Bank of England £50 note
The Bank of England £50 note is a banknote of the pound sterling. It is the highest denomination of banknote issued for public circulation by the Bank of England; the current cotton note, first issued in 2011, bears the image of Queen Elizabeth II on the obverse and the images of engineer and scientist James Watt and industrialist and entrepreneur Matthew Boulton on the reverse. £50 notes were introduced by the Bank of England for the first time in 1725. The earliest notes were issued as needed to individuals; these notes were written on one side only and bore the name of the payee, the date, the signature of the issuing cashier. With the exception of the Restriction Period between 1797 and 1821, when the French Revolutionary Wars and the Napoleonic Wars caused a bullion shortage, these notes could be exchanged in full, or in part, for an equivalent amount of gold when presented at the bank. If redeemed in part, the banknote would be signed to indicate the amount, redeemed. From 1853 printed notes replaced handwritten notes, with the declaration "I promise to pay the bearer on demand the sum of fifty pounds" replacing the name of the payee.
This declaration remains on Bank of England banknotes to this day. A printed signature of one of three cashiers appeared on the printed notes, although this was replaced by the signature of the Chief Cashier from 1870 onwards; the ability to redeem banknotes for gold ceased in 1931 when Britain stopped using the gold standard. The £50 note ceased to be produced by the Bank of England in 1943 and did not reappear until it was reintroduced in 1981; these D series notes were predominantly olive green on both sides, with an image of Queen Elizabeth II on the front and an image of architect Christopher Wren on the back. As a security feature, this note had a metallic thread running through it, upgraded to a "windowed" thread from July 1988 onward; the thread is woven into the paper such that it forms a dashed line, yet appears as a single line when held up to the light. The series D note was replaced by the series E, beginning in 1994; this reddish note replaced Christopher Wren with John Houblon, the first governor of the Bank of England, on the reverse.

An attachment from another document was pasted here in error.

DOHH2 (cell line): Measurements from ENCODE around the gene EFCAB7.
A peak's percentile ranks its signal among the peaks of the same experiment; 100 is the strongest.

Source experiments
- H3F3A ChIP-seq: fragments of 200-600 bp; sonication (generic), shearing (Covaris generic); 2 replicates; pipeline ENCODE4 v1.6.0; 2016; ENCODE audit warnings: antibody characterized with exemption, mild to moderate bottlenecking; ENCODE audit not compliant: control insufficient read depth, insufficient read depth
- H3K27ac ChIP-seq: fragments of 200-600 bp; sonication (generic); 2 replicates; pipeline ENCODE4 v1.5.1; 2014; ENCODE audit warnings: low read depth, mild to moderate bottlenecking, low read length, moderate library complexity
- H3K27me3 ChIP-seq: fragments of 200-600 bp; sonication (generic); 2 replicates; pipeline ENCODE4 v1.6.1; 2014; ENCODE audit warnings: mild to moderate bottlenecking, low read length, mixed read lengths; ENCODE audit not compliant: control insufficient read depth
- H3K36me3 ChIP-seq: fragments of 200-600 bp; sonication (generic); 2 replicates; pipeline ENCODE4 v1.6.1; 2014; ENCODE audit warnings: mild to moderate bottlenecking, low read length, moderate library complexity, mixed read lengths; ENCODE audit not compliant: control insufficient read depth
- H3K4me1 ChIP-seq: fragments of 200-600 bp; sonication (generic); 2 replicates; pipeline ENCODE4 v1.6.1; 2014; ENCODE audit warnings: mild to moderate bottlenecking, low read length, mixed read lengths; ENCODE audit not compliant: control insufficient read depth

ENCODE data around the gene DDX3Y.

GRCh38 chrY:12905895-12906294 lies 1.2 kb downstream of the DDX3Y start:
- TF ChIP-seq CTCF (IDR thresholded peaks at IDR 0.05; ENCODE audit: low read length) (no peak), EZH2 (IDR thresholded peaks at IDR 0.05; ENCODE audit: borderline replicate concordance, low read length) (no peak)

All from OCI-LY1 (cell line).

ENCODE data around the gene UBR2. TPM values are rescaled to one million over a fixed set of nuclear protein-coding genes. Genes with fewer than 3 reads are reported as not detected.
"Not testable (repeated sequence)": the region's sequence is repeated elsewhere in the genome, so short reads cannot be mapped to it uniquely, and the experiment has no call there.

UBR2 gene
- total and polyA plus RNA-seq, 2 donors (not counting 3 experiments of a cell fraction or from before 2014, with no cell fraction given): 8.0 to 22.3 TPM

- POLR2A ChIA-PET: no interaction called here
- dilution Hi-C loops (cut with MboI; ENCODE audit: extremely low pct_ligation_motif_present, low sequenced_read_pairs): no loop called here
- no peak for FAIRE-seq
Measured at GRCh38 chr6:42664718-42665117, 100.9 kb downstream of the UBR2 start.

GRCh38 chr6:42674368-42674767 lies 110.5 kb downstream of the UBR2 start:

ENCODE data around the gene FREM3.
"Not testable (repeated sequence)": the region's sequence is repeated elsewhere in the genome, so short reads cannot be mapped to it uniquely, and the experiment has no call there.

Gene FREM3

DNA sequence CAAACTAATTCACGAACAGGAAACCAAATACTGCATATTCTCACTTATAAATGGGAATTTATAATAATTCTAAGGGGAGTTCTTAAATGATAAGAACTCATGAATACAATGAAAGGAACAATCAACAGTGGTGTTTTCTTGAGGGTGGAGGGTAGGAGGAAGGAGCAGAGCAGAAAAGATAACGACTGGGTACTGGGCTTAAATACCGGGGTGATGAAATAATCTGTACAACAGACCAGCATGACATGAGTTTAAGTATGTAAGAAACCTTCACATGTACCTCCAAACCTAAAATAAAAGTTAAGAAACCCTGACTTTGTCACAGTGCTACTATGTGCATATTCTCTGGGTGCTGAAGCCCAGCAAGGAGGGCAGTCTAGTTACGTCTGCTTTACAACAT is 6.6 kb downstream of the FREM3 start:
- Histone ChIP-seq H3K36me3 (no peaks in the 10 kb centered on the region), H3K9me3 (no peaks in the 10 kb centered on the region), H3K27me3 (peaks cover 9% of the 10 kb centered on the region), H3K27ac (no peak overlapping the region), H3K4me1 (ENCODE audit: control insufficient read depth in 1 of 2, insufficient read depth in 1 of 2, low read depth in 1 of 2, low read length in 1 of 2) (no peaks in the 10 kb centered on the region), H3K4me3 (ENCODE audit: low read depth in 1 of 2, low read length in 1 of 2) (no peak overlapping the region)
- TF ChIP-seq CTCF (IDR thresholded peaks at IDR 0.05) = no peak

As an additional security feature, these notes had a foil patch on the front. The E revision series didn't have a £50 note; the current £50 note was introduced in 2011. It features two portraits on the reverse: engineer and scientist James Watt and industrialist and entrepreneur Matthew Boulton, along with the Whitbread Engine and the Soho Manufactory, Birmingham; the note has a number of security features in addition to the metallic thread, including motion thread, raised print, a watermark, microlettering, a see-through register, a colourful pattern that only appears under ultraviolet light. The current note is the first Bank of England banknote to feature two people on the reverse, the first Bank of England note to feature the motion thread security feature; this is an image in a broken green thread. The Bank of England has issued new £5 and £10 notes in polymer form. In October 2018, the Bank of England announced that the £50 note would be retained, with a new Series G polymer note planned to replace the Series F note at some point after 2020.
The Bank of England has a committee to consider nominations for the face of the new notes via public consultation. Peter Sands, an advisor to the British Government and former Chief Executive of Standard Chartered, has raised concern with the Bank of England over high denomination notes and their role in tax evasion, he claimed that scrapping the £50, other high denomination notes such as the CHF 1000 and $100, would reduce financial crime. Information taken from Bank of England website. Bank of England note issues Bank of England website